improvement of tho institution. 

Tho officers of tho Association are R. B. Swain, President; W. H. L. 
Barnes, Vice President; T. R. Hayes, Recording Secretary; D. Wil- 
der, Corresponding Secretary; W. C. Ralston, Treasurer; W. G. Bad- 
ger, J. M. McNulty, A. M. Ebbets, W. E. Wood, F. B. Reynolds, A. 
P. Elfelt, I. Wormser, W. Ashburner, and S. Hubbard, Trustees. A. 
Stebbins, Chief Librarian. 

Any person may become a member of the Association by signing 
tho Constitution; paying an initiation fee of two dodars, and regular 
dues at the rato of three dollars per quarter, in advance. His mem- 
bership shall continue so long as his dues are regularly paid. 

If tho dues of any member remain unpaid for the term of three 
months, he shall not be allowed to vote on any question before tho 
Association, nor at tho election of officers, "nor take any books from 
tho Library; and if for six months, his privileges and rights of mem- 
bership shall bo forfeited, unless notice bo previously given to the 
Librarian of intended absence, in which case no dues shall be required 
during said absence. 

Persons may bo elected honorary members by the Board of Trustees, 
and such persons shall bo entitled to all tho privileges of regular 
membership, excepting the right to vote and hold office. 

Any person may become a life member on paying to tho Association 
tho sum of ono hundred dollars, which shall constitute him a regular 
member, with full privileges, and without liability for any stated 
dues. 

There is somo probability that tho monthly dues may be reduced 
shortly, and the benefits of the institution thereby extended. 



ALT A CALIFORNIA ALMANAC. 



105 



CENSUS OF THE TOWNS OF CALIFORNIA. 

Tho following tablo of tho population of tho towns of Californi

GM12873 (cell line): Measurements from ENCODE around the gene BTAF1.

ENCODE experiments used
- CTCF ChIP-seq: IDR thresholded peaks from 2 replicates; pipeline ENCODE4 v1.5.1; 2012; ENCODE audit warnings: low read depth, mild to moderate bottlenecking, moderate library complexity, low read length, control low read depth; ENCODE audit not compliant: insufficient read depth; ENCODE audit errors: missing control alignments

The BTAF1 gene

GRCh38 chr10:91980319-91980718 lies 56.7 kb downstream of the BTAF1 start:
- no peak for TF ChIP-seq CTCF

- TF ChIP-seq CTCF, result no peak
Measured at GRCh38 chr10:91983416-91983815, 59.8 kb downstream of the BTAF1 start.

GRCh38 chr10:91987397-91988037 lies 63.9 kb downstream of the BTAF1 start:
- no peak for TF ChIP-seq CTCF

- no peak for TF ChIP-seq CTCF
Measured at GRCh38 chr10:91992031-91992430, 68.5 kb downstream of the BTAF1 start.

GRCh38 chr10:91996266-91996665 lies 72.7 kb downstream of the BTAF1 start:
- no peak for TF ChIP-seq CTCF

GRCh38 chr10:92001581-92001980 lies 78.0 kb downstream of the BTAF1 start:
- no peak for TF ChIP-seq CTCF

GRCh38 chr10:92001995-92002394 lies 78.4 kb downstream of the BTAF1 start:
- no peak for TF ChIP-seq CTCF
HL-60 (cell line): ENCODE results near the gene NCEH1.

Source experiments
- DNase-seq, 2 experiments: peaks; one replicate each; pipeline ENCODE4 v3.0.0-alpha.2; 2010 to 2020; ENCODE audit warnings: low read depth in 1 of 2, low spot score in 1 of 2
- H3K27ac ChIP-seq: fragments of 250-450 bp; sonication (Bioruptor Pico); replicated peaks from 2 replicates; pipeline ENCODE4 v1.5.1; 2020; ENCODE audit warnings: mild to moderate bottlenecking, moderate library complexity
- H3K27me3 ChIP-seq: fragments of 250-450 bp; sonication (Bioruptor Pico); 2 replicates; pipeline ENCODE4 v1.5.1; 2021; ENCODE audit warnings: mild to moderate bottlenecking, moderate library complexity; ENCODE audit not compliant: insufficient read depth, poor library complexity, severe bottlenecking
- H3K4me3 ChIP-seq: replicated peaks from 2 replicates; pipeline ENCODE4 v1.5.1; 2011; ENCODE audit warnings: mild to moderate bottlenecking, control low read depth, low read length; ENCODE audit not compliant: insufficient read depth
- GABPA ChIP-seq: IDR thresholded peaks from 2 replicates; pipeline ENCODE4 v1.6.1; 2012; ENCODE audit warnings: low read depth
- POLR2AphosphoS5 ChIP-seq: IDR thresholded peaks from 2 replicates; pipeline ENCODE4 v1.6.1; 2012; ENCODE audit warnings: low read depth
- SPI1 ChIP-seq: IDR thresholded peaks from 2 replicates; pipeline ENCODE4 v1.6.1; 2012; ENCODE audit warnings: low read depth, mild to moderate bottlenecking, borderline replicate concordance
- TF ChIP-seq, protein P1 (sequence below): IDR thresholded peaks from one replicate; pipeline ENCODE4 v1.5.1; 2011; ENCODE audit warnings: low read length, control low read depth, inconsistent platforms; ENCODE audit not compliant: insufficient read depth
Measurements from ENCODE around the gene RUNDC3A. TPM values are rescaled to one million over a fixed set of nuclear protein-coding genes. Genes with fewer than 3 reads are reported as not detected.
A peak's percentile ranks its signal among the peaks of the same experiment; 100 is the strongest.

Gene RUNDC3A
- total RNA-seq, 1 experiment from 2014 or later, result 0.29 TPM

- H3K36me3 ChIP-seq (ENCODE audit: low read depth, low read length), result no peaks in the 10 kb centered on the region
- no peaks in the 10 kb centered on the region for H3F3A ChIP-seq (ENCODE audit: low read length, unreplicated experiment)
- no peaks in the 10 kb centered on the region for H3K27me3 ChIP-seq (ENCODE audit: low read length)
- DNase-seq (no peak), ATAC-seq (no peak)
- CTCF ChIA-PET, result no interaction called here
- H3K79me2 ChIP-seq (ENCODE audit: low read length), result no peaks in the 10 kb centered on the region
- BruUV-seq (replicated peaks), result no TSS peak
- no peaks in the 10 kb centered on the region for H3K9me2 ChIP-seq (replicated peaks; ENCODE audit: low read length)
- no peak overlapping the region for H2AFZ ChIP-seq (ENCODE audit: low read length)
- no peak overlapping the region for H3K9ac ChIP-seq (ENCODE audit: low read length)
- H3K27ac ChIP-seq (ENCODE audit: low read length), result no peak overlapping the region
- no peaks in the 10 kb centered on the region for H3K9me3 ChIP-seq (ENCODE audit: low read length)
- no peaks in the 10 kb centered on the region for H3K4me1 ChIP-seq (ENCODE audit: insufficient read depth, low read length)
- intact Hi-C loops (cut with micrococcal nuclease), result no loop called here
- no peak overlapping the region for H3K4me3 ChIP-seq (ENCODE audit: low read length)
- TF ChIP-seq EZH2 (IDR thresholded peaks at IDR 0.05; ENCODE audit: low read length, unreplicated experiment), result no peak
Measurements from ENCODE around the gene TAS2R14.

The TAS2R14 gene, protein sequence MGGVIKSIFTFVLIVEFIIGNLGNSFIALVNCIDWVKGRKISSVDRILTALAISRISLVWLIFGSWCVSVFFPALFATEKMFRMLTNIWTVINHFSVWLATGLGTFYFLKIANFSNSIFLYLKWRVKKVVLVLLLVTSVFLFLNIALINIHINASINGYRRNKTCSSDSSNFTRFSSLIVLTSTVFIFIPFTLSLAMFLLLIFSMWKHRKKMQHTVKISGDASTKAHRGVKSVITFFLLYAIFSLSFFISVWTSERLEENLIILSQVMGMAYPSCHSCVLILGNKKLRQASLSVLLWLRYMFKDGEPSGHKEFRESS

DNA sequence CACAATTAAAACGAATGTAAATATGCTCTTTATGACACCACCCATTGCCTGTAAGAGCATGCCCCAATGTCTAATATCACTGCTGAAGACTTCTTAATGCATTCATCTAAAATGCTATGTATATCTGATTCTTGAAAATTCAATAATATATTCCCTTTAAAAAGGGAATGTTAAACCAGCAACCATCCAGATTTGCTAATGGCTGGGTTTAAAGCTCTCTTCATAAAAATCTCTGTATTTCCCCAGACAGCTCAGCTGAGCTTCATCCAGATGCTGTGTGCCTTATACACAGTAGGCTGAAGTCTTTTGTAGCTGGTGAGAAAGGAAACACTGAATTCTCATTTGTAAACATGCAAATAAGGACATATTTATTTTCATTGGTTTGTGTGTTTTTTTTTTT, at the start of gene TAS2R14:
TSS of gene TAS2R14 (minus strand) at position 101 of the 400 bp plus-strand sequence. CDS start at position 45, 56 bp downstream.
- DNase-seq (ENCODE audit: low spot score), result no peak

taken from the Fodcral Census returns: 



rorcLATiov. 



rorcLATiox. 



San Francisco 

Sacramento 

Stockton City 

Ban Joso City 

Ukiah 

Petalurr.a 

Santa Kosa 

Sonora 

Columbia 

Santa Clara 

Marysvillo 

Beircia 

Vallejo 

San Bernardino. . . 

Placerville 

Los Angeles City.. 

Anaheim 

(Jrass Valley 

Yuba City 



500-. 1 

IGiOS 

10033 

9001 

065 

8868 

2901 

8498 

8200 

8470 

4375 

1G0O 

8398 

80G0 

1569 

5011 

565 

7000 

999 



Ilavilah 439 

Monterev City 1112 

Oakland*.....'. 11101 

Alameda 1557 

San Diego City 2300 



Snaanvillo. 

Colusa 

Jackson 

Lakeport 

Visalia 

Tehama 

Hod Bluff 

Knight's Ferry. 

Chico 

Quincy 

Independence. . 

Gilroy 

San Kafacl 



010 

10 j I 

2411 

297 

918 

163 

920 

8.50 

8710 

G40 

400 

1758 

831 



The Census returns for the Stato havo not yet been published in 
full. It is bcliovod that the population will uot exceed 550,000. 



TIDE LAND RECLAMATION- 

The various efforts being mado for the reclamation of the tido lands 
at the mouth of tho San Joaquin, at points around tho Bay, etc , aro 
among the most important works ever undertaken in California. Tho 
6oil of theso moro or less overflowed islands and lands has been 
accumulating for age?, and is ric'.i beyond comparison. The largest 
of the associations organized for the purpose of reclaiming theso 
islands, both in tho amount of land owned by it, and regarding tho 
work already done is tho Tido Band Kcclamation Company, whoso 
President is Mr. George D. Roberts. This Company recently sold ono 
largo island ( Twitchell Island) to tho Kentucky Company, who havo 
already sown fivo hundred n^rcs of Timothy grass, and alter tho begin- 
ning of tho rainy season will sow tho balanco of tho island in wheat 
and barley. Next year tho cultivation of tho English walnut, cran- 
berries, strawberries, raspberries ; also, the castor bean, rico. ramio, 
etc., will bo thoroughly tested on these reclaimed lands. Wo believe 
that tho Tide Land Kjclamation Company intends in general to lease, 
rather than sell its lands, which, bcimr so accessible to our market. 



100 ALTA CALIFORNIA ALMANAC. 



must become the most valuable in tho State Everything will grow- 
on theso " Floral Islands" as they have not been inaptiy called, from 
thp wealth of flowcre and vegetation, by which they arc while in a 
state of nature naturally covered. The depth of rich soil — river 
mud — will render the use of manure unnecessary at any future 
time whatever. There arc not less than half a million acres of these 
submerged islands. Rice and sugar-cane, grain, hay, ramie, beets, 
madder, and any vegetable whatever, fruits of every variety, table 
grapes especially, will undoubtedly thrive as they thrive no where 
else. They have been recommended for forest tree culture. They are